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Marine Le Pen teams up with Italian far right in Viktor Orbán’s new EU group -Dlight News

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Marine Le Pen’s far-right party is teaming up with Italy’s League in the new “Patriots for Europe” group, founded by Hungary’s Viktor Orbán, which is set to become the third-largest faction in the European parliament.

With 30 MEPs from France’s Rassemblement National, and eight European lawmakers from Matteo Salvini’s League, the new group is on track to overtake Italian Prime Minister Giorgia Meloni’s European Conservatives and Reformists (ECR).

“Today, after long work, the large Patriots group is born, together with the League in Brussels, which will be decisive in changing the future of Europe,” Salvini, Italy’s deputy premier, said on the social media platform X.

Salvini teaming up with Orbán, who prompted outcry among EU and Nato allies last week when he visited Vladimir Putin in Moscow, is a snub to Meloni, who has been a steadfast supporter of Ukraine and critic of the Russian president.

The Patriots were founded by Austria’s far-right Freedom party (FPÖ) and Orbán, whose spokesperson on Monday said Le Pen’s RN had joined the new group. Two other people involved in the group confirmed the French move, though Le Pen has not yet made any public comment on her decision.

It was set to hold its inaugural meeting in the European parliament on Monday afternoon.

The group seeks to cut immigration, repatriate powers from Brussels to national governments and end the war in Ukraine despite Kyiv’s warning that any peace talks at this point would amount to its capitulation on Moscow’s terms.

Vox, Spain’s hard-right party that counts six MEPs, quit ECR for the Patriots, which relegated Meloni’s group to fourth place, with 78 members after last month’s elections for the EU assembly. The liberal Renew group built around Emmanuel Macron’s centrists has slid into fifth with 76 members. The centre-right European People’s party is the largest group in the assembly, followed by the Socialists & Democrats.

The Patriots in effect replaces Identity and Democracy (ID), the former home of Le Pen and Salvini, which had 49 members in the previous assembly. The Dutch Freedom party of Geert Wilders and Belgium’s ultranationalist Vlaams Belang switched to the Patriots from ID over the weekend.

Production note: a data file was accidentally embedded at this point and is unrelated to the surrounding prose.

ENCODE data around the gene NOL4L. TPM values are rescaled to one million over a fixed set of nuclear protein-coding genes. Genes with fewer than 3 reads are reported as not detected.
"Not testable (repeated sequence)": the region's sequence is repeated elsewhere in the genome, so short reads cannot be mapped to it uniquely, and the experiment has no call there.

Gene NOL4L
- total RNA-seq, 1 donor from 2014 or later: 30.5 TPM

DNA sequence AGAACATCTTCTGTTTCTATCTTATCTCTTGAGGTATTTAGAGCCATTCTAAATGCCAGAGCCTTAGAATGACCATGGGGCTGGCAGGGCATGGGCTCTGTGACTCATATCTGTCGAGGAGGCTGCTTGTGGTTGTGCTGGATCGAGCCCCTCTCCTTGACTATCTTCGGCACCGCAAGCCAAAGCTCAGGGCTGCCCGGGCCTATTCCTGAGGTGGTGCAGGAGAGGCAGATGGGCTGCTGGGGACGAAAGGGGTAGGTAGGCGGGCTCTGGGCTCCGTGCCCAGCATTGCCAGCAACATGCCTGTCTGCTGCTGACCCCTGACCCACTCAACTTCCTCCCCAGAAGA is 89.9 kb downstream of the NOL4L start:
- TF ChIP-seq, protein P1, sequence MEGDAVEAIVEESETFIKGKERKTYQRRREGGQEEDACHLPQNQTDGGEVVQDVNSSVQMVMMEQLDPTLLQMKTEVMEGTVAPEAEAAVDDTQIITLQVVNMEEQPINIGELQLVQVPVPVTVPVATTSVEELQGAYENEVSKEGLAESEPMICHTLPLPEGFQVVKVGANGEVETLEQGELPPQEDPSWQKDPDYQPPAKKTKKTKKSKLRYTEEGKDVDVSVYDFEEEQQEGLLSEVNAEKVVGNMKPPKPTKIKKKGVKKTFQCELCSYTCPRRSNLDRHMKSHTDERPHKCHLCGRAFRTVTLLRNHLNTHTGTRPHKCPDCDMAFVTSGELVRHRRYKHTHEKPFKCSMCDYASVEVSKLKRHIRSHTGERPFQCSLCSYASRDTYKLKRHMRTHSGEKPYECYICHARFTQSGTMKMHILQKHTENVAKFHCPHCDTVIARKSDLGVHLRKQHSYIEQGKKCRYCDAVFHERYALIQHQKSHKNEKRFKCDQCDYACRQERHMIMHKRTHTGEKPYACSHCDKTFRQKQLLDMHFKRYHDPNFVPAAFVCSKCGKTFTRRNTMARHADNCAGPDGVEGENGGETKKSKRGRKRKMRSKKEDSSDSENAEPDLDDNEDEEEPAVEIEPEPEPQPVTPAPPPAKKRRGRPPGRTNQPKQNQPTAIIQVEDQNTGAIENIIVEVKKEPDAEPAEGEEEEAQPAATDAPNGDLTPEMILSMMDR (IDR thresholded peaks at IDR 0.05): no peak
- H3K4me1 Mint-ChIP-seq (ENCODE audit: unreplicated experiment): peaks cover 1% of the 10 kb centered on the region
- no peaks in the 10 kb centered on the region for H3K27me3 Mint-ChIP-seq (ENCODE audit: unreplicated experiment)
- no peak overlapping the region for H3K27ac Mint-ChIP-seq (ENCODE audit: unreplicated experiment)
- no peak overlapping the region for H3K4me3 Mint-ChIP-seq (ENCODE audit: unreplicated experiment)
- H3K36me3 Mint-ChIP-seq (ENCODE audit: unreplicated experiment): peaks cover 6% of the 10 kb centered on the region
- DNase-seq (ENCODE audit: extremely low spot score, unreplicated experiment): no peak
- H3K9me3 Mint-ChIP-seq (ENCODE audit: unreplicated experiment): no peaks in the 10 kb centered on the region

But the proliferation of right-wing groups also means their dreams of a super-merger that would wield significant power in the EU assembly appear to be over.

“There is still a very solid majority on the other side,” said Nathalie Tocci, director of the Rome-based Institute of International Affairs. “In terms of policy, you can see them slowing down the legislative agenda on certain points, but you can’t quite see them able to completely derail or reverse that agenda.”

“It’s a space to watch . . . you shouldn’t lower your guard, but they will remain a minority for now,” she added.

Parties are able to bid for jobs such as committee chairs and vice-presidents, but MEPs still vote on the positions, and the pro-European majority operates a “cordon sanitaire” to keep any far-right lawmakers out of power.

The ECR, which had leadership positions in the outgoing assembly, is already opening up dividing lines with the Patriots.

Orbán’s trip to Moscow was condemned by the new Dutch prime minister Dick Schoof — who was appointed by Wilders after the far right became the largest party in The Hague in last year’s general election.

Alternative for Germany leader Alice Weidel, whose MEPs were expelled from ID over comments made by their lead candidate who condoned the Nazi SS, told the Financial Times last week that she was also seeking to form a group — potentially based on the remains of ID. The ID is set to be dissolved unless Weidel convinces MEPs from six other countries to join up.

Video: Why the far right is surging in Europe | FT Film

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